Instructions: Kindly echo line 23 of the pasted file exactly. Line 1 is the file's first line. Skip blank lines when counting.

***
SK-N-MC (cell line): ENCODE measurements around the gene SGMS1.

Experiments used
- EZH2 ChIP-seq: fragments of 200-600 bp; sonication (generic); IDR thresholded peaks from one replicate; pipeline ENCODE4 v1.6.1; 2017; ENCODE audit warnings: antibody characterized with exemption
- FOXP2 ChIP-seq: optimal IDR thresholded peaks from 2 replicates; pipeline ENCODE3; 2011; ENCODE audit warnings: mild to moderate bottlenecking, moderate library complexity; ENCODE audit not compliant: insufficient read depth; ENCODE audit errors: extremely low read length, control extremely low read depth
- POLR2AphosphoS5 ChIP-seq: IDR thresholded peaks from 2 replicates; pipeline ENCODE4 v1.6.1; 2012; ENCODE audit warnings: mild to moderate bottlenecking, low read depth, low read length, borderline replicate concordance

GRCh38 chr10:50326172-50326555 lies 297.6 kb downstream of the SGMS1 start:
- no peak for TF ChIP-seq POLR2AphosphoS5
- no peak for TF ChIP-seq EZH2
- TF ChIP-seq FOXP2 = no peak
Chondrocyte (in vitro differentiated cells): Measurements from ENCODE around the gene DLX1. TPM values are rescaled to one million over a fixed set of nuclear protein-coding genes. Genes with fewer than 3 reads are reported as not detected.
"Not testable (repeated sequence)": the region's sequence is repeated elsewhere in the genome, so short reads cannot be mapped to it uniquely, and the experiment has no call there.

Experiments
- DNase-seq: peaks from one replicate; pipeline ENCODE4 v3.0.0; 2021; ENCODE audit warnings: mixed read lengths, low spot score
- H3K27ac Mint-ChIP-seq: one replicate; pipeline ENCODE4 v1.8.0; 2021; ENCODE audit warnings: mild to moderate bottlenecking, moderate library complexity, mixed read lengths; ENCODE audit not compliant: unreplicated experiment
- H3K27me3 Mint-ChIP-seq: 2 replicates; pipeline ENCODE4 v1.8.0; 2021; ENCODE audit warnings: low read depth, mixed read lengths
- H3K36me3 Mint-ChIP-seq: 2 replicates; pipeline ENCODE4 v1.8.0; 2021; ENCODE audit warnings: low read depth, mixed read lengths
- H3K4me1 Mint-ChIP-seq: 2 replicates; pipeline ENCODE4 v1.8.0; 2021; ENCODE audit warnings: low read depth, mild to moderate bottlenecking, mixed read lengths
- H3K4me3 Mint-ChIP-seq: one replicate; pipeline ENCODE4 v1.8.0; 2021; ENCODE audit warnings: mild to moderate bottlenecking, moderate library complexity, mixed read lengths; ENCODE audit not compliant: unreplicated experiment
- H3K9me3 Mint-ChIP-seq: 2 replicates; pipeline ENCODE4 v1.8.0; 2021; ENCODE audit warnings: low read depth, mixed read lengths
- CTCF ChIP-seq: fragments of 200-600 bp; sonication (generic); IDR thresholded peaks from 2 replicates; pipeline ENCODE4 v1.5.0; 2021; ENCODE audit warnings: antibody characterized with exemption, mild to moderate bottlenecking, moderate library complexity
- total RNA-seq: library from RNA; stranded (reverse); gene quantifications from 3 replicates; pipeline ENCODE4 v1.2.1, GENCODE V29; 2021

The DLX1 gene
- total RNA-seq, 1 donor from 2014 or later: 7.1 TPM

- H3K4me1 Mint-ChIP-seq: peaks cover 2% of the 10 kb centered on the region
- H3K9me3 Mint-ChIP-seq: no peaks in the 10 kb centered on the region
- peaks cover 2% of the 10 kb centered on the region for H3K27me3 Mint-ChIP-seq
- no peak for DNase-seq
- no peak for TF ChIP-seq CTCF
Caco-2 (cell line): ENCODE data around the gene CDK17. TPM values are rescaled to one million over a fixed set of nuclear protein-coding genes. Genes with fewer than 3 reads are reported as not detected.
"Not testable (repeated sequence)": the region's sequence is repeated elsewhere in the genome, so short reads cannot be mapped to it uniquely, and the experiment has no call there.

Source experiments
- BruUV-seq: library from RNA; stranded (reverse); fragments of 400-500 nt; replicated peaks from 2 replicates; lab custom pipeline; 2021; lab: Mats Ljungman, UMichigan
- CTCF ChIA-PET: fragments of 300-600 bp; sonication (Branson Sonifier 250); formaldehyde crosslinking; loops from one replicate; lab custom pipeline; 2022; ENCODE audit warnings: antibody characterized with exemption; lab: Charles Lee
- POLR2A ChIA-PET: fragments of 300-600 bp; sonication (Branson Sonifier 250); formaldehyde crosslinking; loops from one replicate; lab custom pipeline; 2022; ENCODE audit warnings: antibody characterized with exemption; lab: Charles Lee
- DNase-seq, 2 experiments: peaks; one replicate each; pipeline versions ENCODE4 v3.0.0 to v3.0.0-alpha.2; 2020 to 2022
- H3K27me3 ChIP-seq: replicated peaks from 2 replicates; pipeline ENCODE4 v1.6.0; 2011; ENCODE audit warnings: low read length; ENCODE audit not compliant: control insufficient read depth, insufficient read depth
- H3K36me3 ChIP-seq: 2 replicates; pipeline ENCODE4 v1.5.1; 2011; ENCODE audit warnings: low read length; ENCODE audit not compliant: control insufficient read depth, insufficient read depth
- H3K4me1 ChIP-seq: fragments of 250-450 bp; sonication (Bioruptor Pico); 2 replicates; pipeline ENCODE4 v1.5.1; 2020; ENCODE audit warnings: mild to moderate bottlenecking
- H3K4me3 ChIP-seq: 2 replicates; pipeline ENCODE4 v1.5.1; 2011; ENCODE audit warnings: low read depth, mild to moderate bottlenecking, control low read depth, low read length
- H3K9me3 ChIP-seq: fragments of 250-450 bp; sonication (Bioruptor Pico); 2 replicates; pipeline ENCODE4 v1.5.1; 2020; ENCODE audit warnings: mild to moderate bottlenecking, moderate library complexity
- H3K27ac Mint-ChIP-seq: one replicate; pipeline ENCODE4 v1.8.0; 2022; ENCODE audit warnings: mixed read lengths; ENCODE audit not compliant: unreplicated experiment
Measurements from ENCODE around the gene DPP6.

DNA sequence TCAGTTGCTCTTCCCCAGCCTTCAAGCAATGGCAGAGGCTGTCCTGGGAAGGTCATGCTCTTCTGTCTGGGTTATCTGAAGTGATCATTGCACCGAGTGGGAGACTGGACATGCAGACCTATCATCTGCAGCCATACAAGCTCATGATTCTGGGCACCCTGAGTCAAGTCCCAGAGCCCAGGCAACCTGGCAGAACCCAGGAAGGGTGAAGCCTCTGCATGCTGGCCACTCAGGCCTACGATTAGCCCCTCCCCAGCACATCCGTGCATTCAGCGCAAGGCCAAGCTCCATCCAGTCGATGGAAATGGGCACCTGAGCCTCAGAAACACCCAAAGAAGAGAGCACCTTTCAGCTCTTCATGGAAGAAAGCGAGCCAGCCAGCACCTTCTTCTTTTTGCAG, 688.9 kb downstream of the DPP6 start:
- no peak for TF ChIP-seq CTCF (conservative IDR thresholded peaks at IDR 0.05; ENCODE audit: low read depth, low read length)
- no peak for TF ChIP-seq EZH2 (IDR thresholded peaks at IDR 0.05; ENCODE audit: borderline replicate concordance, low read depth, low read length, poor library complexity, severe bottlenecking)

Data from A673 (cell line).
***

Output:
- total RNA-seq, 1 donor from 2014 or later: 7.1 TPM